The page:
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Thread: Grandpa Thrifty's puzzle hunt

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    Hi LG,
    I'll have to check Caesar shifting also to see what that gave you. The clue does have at least something to do with one book puzzle. There are various short random words in the wordsearch, but then there are the words for



    Can't see yet what it is trying to tell us though.


    Quote Originally Posted by lesleygalaxy View Post
    So we have a block of 400 letters in a 20 x 20 grid using every letter in the alphabet, with varying frequencies. I have been playing around with rotate & columnar cipher, but haven't had any real luck yet. Some words randomly stand out when I went through Caesar, and it almost seems like a wordsearch...any thoughts?

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    Wow, yes I wonder how these words relate to the puzzle?

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    I also got those words and two others: Kaymakli, and Keflavik, the first is an underground city in Turkey, the second is a city in Iceland, I know with one puzzle I thought the language was Icelandic. I'm just sharing, I really don't have a clue as to what all of this means, it would be nice to get a clue that actually helped.

    Christine

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    Since we have some traffic here this week, has anyone ever looked on page 322 of the Shakespeare book to see what is there? I'm curious, but haven't located this edition in the library/stores yet. And can't justify buying it just for this puzzle, though I could probably increase my knowledge of classic literature for watching Jeopardy!

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    Yes, they do have a Scandinavian-ish look to my untrained eye! I've reluctantly concluded that the foreign words are not foreign words for now, and think they are a code. Rue is obviously a word, but I could not locate the others. I thought I hit on an idea once that ravsta was a Tolkien word for 12. It seemed like a great method following the hunt's theme, but then I could unfortunately never relocate the reference for that. On a business trip last year I also tried to check out a book on Soqotri from the Library of Congress, the language spoken in Socotra. It was in storage unfortunately (should I really be surprised at that?). If anything, I guess that alone probably achieved Stanford Squirrel's goal of getting me to the library.

    Quote Originally Posted by cryselegance View Post
    I also got those words and two others: Kaymakli, and Keflavik, the first is an underground city in Turkey, the second is a city in Iceland, I know with one puzzle I thought the language was Icelandic. I'm just sharing, I really don't have a clue as to what all of this means, it would be nice to get a clue that actually helped.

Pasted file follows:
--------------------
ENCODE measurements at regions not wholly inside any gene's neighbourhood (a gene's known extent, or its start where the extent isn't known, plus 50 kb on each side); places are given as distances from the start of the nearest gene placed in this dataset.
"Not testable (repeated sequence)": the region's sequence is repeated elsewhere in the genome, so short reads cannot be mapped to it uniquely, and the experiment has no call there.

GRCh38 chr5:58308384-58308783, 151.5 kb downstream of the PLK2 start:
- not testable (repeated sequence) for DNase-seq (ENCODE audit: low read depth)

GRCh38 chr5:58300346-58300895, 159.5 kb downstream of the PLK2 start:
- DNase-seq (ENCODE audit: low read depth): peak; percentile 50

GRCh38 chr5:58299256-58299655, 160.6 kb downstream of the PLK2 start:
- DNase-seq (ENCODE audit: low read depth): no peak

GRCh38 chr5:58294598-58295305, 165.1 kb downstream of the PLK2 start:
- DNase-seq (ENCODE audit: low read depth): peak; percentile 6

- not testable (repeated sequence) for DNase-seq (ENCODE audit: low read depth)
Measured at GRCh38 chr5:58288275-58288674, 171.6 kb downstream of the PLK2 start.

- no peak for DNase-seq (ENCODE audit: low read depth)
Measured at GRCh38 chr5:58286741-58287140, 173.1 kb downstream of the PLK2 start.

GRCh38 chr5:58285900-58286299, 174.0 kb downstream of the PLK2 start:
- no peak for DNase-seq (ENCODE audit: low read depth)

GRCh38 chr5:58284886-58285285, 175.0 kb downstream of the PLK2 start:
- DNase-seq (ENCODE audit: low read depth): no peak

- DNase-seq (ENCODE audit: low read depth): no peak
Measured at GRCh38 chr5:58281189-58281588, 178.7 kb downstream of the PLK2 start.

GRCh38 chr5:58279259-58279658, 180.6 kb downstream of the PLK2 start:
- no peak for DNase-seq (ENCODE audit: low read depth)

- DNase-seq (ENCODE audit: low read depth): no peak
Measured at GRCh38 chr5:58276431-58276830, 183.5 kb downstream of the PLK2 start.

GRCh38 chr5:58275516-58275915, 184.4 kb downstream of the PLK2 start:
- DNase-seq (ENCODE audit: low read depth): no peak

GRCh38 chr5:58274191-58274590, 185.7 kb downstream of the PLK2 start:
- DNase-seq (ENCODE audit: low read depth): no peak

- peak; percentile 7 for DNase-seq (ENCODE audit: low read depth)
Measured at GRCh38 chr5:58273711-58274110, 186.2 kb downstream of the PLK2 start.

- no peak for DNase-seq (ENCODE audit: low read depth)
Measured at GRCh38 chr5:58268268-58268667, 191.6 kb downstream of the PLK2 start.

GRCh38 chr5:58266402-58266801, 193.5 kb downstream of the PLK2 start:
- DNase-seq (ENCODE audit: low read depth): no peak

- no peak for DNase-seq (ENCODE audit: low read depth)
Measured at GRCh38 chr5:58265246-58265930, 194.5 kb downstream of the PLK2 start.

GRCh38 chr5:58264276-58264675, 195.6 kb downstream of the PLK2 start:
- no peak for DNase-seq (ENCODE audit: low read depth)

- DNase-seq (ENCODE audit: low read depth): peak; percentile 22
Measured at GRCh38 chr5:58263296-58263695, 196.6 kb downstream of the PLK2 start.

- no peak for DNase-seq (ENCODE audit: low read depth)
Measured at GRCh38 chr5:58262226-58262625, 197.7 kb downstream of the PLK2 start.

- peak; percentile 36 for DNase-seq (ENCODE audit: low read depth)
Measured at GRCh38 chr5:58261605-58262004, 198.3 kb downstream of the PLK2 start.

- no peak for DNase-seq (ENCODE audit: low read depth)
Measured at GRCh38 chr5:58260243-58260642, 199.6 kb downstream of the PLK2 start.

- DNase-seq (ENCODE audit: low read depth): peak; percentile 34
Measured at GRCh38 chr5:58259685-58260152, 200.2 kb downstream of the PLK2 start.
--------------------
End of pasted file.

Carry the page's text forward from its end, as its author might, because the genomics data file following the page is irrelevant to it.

Christine

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    I looked up p322 in the Riverside Shakespeare and it is Much Ado About Nothing...does that mean a red herring? Or perhaps we need to look at how many Acts the play has versus chapters in the other books. Also I did permutations of the words (ravsta, lduka, etc) for anagram purposes to put in google translate. The most frequent thing that popped up was Icelandic, but it doesn't really make coherent sentences. Has anyone had any luck with those words?

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    Ok after going back to the book, I found the other places Grandpa visited in the Word Search, so now I have a total of 8 words that I have found, but what does it mean? hmm remains a mystery to me.

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    Similar to the royal nicknames pointing to a name, maybe the ciities point to the country name or some other country characteristic.

    YEMEN = YE
    ITALY = IT
    ICELAND = IS
    TURKEY = TR
    LIECHENSTEIN = LI

    The best anagram I could find was TRY ILEITIS. Sadly, poor Grandpa apparently suffers from Chrohn's disease. [tongue firmly planted in cheek]

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    Another thought about the foreign words. Stanford says its in an interesting language (suggesting to me it is one approach for all the words) and Grandpa says it's not really difficult. If we say the letters, can we phonetically make words? We used to do that on the Speak-n-Spell as kids: I M A UM BN. R U 2? It's the last one that got me started on this:

    ne-sfakborit: and he dashes FAK before high tea

    Unfortunately, I can't complete that one and the rest seem no clearer, so I doubt this is correct. I wanted to check with all of you other smart folk to get a second opinion though.

    rue: are you he
    ebirt: he buy our tea

    The other option for this approach is that it could make foreign words, but that is even more out of my league. If anyone has any comments, please share. Especially if you've solved this already by some other method!

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    lesleygalaxy-
    I forgot to thank you for checking this. Methinks this may be a red herring. Thank you!

    Quote Originally Posted by lesleygalaxy View Post
    I looked up p322 in the Riverside Shakespeare and it is Much Ado About Nothing...does that mean a red herring?

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